The House can of course pass what it wants when it wants, and didn’t lift a finger. This year, things could reverse, with the House taking action though, notwithstanding Waxman’s peacocking, Pelosi just publicly demurred on that prospect. Regardless, congressional Democrats’ threats will, in substance, likely remain just that.
The reasons are obvious: they do not dare risking the political fallout this year, on the heels of outrage over energy prices, during a cooling trend and in the run-up to Obama’s first mid-term election in 2010 — an event in which the party occupying the White House historically loses seats, and you may recall spectacularly lost them last time that party was the Democrats and they tried an energy tax. The same is true for the actual election-year of 2010, of course. It’s simple: vote on this bill now, lose the House.
That kicks the regime of our “must act now!” crowd to address “the greatest threat facing mankind” into 2011. Do not be confused by the disconnect between such long-running bombast and reality: this isn’t about trying to actually change the climate, which no one claims any of their bills or treaties would accomplish. It’s about finding the best vehicle, and then the best time, to finally get the rest of their long-held agenda which doesn’t manage to get slipped into one bailout bill or another.
So you should merely expect much more political theater this year, not any sincere effort at enacting the Al Gore-Kyoto Treaty agenda. But what theater it will be.
As the UK’s Scientific Alliance just wrote, “The climate change lobby desperately needs 2009 to break records for high average temperatures and extreme weather. Summer ice melt in the Arctic in 2008 was hyped, but the winter growth seems to be more rapid than usual.”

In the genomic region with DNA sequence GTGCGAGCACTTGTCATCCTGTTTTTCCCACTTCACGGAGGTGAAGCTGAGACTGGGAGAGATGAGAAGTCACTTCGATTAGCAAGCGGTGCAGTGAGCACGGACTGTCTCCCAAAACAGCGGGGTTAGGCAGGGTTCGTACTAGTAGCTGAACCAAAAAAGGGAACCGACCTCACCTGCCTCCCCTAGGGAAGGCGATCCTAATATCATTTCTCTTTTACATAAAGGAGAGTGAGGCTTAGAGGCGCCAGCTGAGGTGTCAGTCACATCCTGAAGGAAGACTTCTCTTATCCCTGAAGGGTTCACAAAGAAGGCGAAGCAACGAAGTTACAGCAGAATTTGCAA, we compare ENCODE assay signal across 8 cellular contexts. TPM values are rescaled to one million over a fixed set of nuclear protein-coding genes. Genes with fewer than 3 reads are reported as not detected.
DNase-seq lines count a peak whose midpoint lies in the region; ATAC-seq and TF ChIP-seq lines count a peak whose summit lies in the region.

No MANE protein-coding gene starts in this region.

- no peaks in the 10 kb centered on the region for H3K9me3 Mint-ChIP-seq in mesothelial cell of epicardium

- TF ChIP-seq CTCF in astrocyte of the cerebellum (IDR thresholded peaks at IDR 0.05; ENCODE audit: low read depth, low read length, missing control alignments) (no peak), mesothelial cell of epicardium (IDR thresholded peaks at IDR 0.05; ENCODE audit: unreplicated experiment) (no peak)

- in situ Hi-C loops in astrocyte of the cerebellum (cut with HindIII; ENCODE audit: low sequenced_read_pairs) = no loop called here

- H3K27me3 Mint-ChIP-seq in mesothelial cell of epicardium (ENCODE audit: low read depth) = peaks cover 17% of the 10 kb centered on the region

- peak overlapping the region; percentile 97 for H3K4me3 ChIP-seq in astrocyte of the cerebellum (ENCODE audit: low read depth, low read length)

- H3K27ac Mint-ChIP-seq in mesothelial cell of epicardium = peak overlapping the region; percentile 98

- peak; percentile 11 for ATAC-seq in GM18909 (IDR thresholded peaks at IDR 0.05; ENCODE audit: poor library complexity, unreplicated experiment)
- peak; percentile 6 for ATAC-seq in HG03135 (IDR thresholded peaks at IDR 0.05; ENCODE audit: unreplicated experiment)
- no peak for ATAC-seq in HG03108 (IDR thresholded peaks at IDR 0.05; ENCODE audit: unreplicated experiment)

What this means is that, once spring finally breaks, we should see unprecedented alarmist spin and even more outrageous abuses of the data than we have to date, which really is saying something. Of course, the Inconvenient Truth crowd’s litany about the global cooling of recent years and the current, severe winter being “consistent with” their pet theory is a foretaste of that, as is the crab-walk over to “climate change” from warming (and before that, from cooling). The first few pages of Red Hot Lies offers a whopping list of the everything’s-caused-by-warming silliness we should see more of. Not to let their insanity rest, both the New York Times and Time magazine rushed to blame the recent USAirways crash on climate change, as well.
While a great admission of the weakness of their position, all of this is too bad, really. They need to come out in the open and take ownership of that which they would do to you, but don’t want you to know the truth about. Then, I suggest, the debate really would be over.